Tourism operators say mandatory COVID-19 testing for Chinese travellers entering Australia is unlikely to impact the local market significantly — at least in the short term.
- Chinese visitors to Australia will have to do a COVID-19 test before they leave China as cases surge
- Tourism operators say Chinese visitors were essential to the market pre-pandemic, but now businesses have pivoted
- Indian and Singaporean tourist numbers are growing in regional Victoria
Travellers from China to Australia will need to complete a pre-departure COVID-19 test with a negative result from this Thursday, as part of new requirements introduced by the Australian government in response to skyrocketing case numbers in China.
Survey data from late 2022 showed visitor numbers from China to Australia were 95 per cent below pre-pandemic levels.
Australian Tourism Industry Council deputy chair Shaun de Bruyn said that, before COVID-19, Chinese visitors were “incredibly important” to the tourism industry, and visitation numbers were yet to bounce back.
He said any return of Chinese visitors — even with testing restrictions — was good news.
“At the end of the day, the Australian health authorities are keeping us safe,” he said.
“The fact that Chinese visitation during COVID was zero — the growth will be slower than it would have been [without restrictions] but there’s still growth, so that’s a positive.”
‘Strong support from the domestic market’
Destination Phillip Island general manager Kim Storey said if testing requirements remained in place, the move by the government would take several months to have an impact.
“I think it’s going to take a long time to recover the Chinese tourism market to the area,” Ms Storey said.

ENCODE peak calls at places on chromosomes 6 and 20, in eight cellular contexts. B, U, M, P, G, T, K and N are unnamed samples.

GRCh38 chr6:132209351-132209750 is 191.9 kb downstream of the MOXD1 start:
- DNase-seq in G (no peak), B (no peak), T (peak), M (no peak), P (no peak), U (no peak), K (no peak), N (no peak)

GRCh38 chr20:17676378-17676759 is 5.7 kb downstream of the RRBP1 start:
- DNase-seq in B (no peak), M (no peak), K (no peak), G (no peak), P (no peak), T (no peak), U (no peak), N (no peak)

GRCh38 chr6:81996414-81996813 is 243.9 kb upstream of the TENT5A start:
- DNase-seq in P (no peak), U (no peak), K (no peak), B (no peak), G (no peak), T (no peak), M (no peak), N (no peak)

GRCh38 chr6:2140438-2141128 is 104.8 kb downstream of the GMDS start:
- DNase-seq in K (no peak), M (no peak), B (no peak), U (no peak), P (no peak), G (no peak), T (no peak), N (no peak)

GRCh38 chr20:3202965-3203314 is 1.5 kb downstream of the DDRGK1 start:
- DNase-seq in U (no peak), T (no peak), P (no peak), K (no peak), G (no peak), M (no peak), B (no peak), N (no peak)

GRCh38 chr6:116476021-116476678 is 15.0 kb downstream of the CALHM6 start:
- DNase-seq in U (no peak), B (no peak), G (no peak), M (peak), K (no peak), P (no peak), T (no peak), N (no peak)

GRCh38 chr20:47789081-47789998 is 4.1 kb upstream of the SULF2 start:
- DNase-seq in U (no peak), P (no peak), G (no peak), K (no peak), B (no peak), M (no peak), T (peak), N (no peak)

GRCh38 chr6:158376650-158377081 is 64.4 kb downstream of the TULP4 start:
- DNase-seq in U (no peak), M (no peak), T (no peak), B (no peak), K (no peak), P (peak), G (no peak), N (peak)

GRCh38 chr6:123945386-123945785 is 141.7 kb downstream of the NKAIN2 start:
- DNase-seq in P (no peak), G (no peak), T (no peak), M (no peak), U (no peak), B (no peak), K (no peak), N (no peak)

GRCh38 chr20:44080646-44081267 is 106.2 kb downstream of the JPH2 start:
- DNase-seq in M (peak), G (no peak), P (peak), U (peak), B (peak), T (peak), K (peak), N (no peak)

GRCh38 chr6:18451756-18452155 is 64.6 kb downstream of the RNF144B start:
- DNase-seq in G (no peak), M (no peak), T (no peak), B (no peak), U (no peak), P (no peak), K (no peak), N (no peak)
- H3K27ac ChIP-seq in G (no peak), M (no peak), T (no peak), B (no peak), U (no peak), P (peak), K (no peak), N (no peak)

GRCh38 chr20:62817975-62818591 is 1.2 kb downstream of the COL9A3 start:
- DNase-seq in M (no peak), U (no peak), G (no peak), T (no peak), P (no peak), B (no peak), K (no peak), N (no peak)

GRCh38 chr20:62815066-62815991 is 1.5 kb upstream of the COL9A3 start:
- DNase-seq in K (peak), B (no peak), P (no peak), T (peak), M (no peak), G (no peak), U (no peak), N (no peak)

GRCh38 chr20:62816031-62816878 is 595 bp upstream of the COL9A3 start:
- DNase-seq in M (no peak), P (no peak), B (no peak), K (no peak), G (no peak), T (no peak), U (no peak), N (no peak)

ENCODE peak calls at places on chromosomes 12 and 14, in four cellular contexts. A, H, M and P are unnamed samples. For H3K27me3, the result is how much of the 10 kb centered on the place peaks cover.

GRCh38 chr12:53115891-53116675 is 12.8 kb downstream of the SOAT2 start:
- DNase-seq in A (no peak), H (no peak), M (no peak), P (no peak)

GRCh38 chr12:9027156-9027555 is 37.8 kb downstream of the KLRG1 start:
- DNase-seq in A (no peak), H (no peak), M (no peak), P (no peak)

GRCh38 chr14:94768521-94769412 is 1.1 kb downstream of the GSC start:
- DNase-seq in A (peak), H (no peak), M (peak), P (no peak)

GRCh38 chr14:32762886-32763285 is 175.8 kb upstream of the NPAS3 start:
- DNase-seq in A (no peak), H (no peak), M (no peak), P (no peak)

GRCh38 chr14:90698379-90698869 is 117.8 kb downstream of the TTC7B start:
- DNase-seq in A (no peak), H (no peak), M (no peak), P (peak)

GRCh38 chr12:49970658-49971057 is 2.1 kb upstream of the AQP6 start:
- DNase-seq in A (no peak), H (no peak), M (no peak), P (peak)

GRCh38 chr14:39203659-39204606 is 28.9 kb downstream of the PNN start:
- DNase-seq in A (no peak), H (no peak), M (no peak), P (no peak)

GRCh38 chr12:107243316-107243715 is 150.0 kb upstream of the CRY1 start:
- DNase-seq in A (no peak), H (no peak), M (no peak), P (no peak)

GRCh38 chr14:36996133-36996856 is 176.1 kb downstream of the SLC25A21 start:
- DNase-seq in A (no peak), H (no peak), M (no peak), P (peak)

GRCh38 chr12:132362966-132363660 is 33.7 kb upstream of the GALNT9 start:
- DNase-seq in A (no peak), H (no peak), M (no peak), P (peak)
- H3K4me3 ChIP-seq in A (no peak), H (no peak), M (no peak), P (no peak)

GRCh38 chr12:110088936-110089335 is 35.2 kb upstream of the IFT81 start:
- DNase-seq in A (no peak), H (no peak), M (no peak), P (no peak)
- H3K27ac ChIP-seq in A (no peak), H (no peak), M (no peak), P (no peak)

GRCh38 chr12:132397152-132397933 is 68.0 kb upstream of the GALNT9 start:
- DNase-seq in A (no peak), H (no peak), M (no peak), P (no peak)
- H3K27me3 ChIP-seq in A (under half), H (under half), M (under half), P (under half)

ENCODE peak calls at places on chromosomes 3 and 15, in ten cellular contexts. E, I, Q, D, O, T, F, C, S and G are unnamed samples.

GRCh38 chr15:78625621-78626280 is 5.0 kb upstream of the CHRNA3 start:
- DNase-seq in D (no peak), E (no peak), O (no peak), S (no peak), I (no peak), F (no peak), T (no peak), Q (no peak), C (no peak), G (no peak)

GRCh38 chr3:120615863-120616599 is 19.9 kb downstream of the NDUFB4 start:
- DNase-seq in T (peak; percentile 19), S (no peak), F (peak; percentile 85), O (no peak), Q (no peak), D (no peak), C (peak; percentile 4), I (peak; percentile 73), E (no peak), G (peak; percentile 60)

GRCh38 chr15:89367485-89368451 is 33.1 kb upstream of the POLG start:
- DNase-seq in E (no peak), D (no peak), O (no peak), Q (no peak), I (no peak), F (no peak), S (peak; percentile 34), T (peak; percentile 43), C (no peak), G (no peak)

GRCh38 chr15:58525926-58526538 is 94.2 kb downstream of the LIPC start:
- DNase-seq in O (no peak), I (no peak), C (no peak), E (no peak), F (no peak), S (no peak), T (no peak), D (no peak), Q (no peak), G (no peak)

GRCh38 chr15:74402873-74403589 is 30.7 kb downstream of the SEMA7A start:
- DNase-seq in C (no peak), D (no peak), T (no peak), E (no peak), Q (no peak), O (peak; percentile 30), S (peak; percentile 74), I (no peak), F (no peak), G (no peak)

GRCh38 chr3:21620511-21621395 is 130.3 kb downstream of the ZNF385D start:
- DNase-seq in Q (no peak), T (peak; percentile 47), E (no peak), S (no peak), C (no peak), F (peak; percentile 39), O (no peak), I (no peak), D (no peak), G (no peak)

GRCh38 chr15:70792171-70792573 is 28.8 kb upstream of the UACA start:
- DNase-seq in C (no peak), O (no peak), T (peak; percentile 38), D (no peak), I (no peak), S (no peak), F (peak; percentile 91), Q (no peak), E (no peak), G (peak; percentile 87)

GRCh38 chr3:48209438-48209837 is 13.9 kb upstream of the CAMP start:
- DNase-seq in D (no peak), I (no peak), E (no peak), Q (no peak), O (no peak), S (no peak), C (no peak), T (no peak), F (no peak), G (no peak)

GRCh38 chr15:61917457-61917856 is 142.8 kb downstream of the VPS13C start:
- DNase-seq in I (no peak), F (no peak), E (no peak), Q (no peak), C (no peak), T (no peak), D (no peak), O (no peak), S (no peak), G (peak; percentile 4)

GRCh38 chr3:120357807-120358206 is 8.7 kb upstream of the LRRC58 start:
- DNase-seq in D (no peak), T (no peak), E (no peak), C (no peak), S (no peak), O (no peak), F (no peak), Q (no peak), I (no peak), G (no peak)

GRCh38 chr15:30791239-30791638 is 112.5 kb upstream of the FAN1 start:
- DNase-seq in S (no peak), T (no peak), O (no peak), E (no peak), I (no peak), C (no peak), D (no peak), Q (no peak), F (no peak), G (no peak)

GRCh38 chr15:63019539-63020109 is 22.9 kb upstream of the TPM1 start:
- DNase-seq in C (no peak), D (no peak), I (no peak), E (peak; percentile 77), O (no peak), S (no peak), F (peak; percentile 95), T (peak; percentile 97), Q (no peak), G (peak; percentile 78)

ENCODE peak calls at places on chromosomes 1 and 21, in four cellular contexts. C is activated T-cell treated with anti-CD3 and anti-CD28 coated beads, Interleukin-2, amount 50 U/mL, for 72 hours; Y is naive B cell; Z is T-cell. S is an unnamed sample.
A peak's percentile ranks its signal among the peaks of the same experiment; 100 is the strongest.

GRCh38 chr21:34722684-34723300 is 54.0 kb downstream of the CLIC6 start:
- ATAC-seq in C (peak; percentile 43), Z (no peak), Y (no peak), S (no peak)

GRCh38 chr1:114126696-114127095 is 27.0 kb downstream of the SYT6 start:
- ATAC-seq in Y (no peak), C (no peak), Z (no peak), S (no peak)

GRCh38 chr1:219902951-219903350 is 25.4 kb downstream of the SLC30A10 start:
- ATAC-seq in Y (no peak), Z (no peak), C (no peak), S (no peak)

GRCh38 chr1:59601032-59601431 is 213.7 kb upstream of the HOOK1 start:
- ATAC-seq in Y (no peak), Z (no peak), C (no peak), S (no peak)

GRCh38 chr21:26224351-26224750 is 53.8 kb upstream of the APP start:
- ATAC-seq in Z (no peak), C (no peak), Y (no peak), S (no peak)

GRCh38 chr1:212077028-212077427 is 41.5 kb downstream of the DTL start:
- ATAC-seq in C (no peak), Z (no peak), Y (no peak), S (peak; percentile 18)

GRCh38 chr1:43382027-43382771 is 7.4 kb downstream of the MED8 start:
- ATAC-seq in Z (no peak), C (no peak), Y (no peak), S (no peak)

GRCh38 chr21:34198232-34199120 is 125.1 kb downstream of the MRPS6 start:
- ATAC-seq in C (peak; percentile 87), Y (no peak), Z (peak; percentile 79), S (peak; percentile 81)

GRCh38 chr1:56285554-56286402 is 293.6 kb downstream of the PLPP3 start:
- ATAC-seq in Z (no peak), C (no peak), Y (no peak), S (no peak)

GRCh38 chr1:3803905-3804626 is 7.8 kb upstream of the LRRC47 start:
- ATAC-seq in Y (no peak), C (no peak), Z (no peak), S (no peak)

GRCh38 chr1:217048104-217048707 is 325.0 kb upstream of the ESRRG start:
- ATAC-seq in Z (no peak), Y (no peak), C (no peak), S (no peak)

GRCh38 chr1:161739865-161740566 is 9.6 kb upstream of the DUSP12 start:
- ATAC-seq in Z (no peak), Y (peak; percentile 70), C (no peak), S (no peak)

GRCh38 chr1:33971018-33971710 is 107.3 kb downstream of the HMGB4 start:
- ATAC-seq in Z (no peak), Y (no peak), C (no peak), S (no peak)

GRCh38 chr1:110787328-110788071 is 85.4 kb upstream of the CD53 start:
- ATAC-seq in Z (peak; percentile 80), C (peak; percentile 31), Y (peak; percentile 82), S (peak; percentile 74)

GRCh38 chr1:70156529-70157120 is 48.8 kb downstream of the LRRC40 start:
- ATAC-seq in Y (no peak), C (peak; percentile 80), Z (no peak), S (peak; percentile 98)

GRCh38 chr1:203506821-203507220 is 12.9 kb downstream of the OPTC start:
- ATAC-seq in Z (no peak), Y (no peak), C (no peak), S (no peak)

“Given that often the peak travel time for China was during our winter periods, I’d expect to see that travel reorganised and flowing into Australia at that time.”
She said before the pandemic Chinese tourists were the largest market in Phillip Island.
“We’ve seen very strong support from the domestic market over the last couple of years, and that’s been really helpful to our whole tourism sector,” Ms Storey said.
“We’ve also seen some growth from other international markets like New Zealand and India.”
Robyn Ryder, an Airbnb property owner at Sea Lake in Victoria’s Mallee region, said she was hopeful COVID-19 testing would not have a big impact on those travelling from China.
“It’s just a test and it’s easy to do,” she said.
“The international Chinese just haven’t been coming back in the numbers we had prior to COVID. But we certainly hope they do.”
She said despite the decline in international tourists, Chinese nationals living in Victoria were still visiting the region.
“We have many Chinese people coming from Melbourne who are studying and working there,” she said.
Business from India increasing
Terry Smit runs Go West Tours, which takes visitors to the Great Ocean Road, Phillip Island, the Yarra Valley and other Victorian destinations.
He said the industry had bounced back since the pandemic thanks to business from new markets.
“When I’m asked where people are coming from, my answer to date has been ‘everywhere but China’,” he said.
“It speaks to the fact Australia is a very popular destination.”
Mr Smit said business from India had increased and he expected the trend to continue now the Australian-Indian free trade agreement had commenced.
“India is doing bigger numbers into Australia than it was in 2019,” he said.
“Singapore has also been very strong as it was one of the first nations Australia re-opened its borders to.
“When Japan re-opened its borders again in October, it was immediately an influx. Not a massive influx, but it is evident to us that Japanese people are joining our tours again.”
Clear communication key, chamber says
Andrew McKellar, chief executive of the Australian Chamber of Commerce and Industry, said the new restrictions were appropriate and accepted by business.
But he said it was important the government clarified the type of testing required and whether passengers transiting through airports, particularly Hong Kong, would also be required to test.
“Clearly communicating these conditions will ensure arrivals can travel to Australia as easily as possible,” he said.
Mr McKellar said with the Chinese border only just reopening, it would take some time before international arrivals from China returned to pre-pandemic levels.
“As such, we don’t expect testing requirements will have any great impact on our local tourism operators.”